Types of hallucinogens

There are many varieties of hallucinogenic substances. Among them, we find natural substances and synthetic ones, meaning, they are created in laboratories. The most common are:

Natural hallucinogens

  • Psilocybin (from certain mushroom species)
  • Mescaline (from one cacti species)
  • Salvia Divinorum (type of sage)
  • Datura (plant)

Synthetic Hallucinogens

  • MDMA (ecstasy)
  • LSD (synthesised from the ergot mushroom)
  • Ketamine
  • Phencyclidine or PCP


The use of hallucinogens dates back many centuries at least. Used in medicine or religious cultural contexts, hallucinogens became popular in the 1960’S and 1970’s. LSD, in particular, became widespread with the hippie culture, and many famous artists have said that using it fueled their creativity. Later on, following its decline, certain party environments have re-appropriated hallucinogens, and use them, notably, during raves and outdoor techno music festivals. As well, some hallucinogens are now part of numerous studies involving treatment for mental health disorders like anxiety and depression.

The effects of hallucinogens


Desired effects

As their name suggests these substances can be used for their hallucinogenic properties: distorted reality, hearing and seeing things that are not there, a more vivid perception of sound and colours, etc. However, they can also be used for their psychoactive effects: well-being, euphoria, wanting to be in close contact with others, etc.

What these substances have in common is that they impair the senses and can also alter moods. However, there are big differences regarding the intensity of the effects that are felt depending on the substance and the quantity that was absorbed, as well as, individual factors, such as, mood, expectations and mental state.

For example, LSD is a substance with powerful hallucinogenic properties and its effects can last up to many hours, even one whole day. Salvia can produce powerful hallucinations, namely synesthesia, a neurological phenomenon that distorts and mixes up the senses (for example, believing we can see sounds and hear colours). However, the effects disappear after about thirty minutes.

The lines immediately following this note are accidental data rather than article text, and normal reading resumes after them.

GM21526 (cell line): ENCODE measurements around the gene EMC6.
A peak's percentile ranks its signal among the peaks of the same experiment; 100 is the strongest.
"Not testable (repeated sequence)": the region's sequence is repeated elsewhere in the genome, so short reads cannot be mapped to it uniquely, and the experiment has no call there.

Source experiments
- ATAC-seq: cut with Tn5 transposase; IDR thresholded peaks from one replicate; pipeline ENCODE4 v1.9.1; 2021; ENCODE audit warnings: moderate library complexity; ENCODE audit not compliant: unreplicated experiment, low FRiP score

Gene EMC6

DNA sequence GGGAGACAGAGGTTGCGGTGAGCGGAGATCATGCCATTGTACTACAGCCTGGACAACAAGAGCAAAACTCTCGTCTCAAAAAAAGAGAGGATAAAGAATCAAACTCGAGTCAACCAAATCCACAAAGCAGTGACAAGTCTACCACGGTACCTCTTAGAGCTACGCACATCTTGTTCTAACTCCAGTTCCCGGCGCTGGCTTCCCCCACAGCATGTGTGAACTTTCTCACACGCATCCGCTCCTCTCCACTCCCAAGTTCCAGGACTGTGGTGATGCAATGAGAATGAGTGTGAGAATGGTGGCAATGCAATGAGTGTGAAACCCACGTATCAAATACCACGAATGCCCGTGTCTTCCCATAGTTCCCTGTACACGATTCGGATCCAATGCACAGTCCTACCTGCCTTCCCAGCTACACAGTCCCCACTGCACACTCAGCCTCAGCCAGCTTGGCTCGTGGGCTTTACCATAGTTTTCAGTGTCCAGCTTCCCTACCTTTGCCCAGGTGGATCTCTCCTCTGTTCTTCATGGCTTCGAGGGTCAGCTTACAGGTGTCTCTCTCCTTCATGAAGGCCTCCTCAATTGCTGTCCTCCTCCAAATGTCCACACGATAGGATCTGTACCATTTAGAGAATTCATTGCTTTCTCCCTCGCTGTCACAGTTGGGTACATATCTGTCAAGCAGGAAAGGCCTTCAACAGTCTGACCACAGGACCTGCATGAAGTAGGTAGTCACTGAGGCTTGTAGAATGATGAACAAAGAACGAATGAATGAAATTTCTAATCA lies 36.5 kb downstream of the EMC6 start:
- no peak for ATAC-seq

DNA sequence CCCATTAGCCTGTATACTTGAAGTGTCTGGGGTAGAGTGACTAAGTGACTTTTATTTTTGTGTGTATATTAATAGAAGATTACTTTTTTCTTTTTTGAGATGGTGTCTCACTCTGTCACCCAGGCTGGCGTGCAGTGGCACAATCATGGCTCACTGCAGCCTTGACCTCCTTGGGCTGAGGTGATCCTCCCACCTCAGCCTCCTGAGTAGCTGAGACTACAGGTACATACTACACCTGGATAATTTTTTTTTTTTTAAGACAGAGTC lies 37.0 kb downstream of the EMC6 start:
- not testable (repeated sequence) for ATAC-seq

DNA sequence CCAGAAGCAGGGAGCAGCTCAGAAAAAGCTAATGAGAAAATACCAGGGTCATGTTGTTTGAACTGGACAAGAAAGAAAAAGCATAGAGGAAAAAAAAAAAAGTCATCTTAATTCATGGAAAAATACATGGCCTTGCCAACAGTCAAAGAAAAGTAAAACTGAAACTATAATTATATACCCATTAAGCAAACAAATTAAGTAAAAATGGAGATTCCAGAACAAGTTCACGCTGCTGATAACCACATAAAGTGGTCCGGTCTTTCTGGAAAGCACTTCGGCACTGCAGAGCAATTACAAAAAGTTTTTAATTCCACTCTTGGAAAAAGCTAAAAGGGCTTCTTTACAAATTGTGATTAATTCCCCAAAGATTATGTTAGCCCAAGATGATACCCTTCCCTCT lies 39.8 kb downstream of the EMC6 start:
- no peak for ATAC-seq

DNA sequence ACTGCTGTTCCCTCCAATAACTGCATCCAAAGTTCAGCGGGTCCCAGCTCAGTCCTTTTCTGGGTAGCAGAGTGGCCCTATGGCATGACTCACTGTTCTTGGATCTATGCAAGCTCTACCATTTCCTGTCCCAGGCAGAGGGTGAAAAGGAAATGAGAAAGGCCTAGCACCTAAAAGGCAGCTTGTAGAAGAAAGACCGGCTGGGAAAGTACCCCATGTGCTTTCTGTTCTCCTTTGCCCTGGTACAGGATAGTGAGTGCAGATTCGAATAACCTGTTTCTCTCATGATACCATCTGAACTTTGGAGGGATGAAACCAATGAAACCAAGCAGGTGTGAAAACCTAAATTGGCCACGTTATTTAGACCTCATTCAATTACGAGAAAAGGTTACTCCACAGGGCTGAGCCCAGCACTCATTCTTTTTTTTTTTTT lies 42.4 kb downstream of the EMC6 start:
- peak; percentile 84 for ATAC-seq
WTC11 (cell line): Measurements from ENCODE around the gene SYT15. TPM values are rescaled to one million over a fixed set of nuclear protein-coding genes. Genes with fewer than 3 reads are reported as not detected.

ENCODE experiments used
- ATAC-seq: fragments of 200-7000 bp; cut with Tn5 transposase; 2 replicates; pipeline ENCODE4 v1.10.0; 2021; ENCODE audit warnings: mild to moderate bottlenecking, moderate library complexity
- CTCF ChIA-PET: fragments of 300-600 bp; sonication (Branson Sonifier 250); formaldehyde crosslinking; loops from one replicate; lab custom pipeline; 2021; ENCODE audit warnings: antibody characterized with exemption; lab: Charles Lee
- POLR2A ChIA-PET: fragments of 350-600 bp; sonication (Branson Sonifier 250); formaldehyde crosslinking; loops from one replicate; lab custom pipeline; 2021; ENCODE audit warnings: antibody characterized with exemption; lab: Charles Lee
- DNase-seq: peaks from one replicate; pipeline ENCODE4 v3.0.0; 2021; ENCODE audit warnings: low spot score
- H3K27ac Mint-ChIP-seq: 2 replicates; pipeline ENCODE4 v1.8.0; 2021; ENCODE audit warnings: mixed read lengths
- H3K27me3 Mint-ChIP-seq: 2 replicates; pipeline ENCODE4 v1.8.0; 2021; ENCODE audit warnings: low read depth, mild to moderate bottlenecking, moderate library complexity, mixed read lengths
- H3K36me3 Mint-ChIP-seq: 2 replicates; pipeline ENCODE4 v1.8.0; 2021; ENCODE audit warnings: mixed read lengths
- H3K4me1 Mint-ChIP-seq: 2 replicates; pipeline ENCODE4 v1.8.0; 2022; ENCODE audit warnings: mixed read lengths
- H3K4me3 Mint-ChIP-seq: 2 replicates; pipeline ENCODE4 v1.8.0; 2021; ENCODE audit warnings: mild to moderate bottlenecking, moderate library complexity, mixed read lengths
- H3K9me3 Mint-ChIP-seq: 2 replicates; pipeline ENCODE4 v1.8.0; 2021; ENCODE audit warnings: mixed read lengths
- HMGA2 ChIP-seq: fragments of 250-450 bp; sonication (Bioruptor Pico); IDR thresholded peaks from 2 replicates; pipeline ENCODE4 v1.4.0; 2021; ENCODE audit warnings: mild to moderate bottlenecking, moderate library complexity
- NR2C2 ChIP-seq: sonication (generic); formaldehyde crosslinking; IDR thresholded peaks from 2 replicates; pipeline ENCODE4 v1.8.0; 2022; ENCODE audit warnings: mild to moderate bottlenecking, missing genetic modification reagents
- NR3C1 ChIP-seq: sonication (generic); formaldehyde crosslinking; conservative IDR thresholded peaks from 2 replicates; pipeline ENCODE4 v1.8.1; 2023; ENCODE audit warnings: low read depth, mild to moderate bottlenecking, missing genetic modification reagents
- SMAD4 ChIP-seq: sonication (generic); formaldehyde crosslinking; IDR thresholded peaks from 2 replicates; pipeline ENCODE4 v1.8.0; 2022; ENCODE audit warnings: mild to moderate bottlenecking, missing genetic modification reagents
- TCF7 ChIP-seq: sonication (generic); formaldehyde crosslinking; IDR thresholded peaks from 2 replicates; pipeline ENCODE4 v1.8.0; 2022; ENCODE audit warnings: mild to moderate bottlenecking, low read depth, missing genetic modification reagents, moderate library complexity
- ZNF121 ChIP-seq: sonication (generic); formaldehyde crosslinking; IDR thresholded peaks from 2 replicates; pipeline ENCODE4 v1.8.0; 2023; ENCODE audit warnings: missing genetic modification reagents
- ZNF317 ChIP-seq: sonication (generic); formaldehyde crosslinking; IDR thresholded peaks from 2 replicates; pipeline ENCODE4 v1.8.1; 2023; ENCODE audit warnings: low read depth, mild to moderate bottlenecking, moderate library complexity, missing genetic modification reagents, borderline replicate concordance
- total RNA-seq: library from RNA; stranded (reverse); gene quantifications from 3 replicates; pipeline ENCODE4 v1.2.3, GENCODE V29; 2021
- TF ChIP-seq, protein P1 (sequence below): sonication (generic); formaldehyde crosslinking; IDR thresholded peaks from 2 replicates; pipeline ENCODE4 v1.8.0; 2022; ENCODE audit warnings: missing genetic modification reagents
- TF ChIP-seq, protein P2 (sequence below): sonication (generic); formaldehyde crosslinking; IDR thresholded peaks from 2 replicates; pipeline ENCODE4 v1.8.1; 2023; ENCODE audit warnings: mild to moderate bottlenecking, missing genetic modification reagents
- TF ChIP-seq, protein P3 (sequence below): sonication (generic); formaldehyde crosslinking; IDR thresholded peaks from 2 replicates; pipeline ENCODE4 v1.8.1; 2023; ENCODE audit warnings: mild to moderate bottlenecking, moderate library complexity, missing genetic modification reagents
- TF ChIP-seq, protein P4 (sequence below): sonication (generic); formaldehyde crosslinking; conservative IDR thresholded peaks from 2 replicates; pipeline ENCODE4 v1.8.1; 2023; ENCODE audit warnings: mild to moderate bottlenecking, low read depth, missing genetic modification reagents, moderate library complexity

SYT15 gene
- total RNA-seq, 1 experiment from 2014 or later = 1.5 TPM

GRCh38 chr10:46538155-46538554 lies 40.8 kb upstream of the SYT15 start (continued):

Substances like MDMA, with hallucinogenic properties, are also used for their stimulant effects and the sensation of well-being that they produce.


Undesired effects

Using hallucinogenic substances can produce unpleasant effects, such as:

  • Headaches
  • High fever
  • Vomiting
  • Palpitations
  • Hypothermia or hyperthermia (greatly below or above normal body temperature, unable to regulate itself)
  • Anxiety
  • Paranoia
  • Etc

Bad trip, crash and other effects

Hallucinogenic substances can cause bad trips. This phenomenon is characterised by intense anxiety associated with intoxication. The person therefore wants the effects to stop but does not have a choice other than waiting for them to wear off on their own, which can take up to a few, long, hours. This state of extreme anxiety can lead to panic attacks.

Even if the experience was pleasant, using hallucinogenic substances is generally followed by a «crash» period that can last several days. One can feel depressed, anxious and have difficulty sleeping. Some people have also experienced flashbacks4 in the days or weeks following the use of hallucinogens. They can therefore suddenly get snippets of memories of that time.

Despite these effects, overdoses of hallucinogenic substances are rarely fatal.

However, it does not mean that hallucinogens are not dangerous. Under the influence of such substances, people can in fact feel disoriented and take serious risks, especially during a hallucination.

As with other substances such as cocaine and opiates, one of the dangers is that hallucinogens can be cut, meaning, mixed with other substances. For example, ketamine is often mixed with stimulants like amphetamines. These mixtures can render the effects unpredictable which can be particularly dangerous.


Addiction to hallucinogenic drugs

Hallucinogenic substances usually do not create a physical addiction. They can however create a psychological one: by enjoying the effects, one is led to use more often to relive those feelings. In the case of regular drug use, addiction can develop with substances such as ketamine, for example. Thus, one develops a tolerance to the effects of the drug and must increase doses to chase that initial high.


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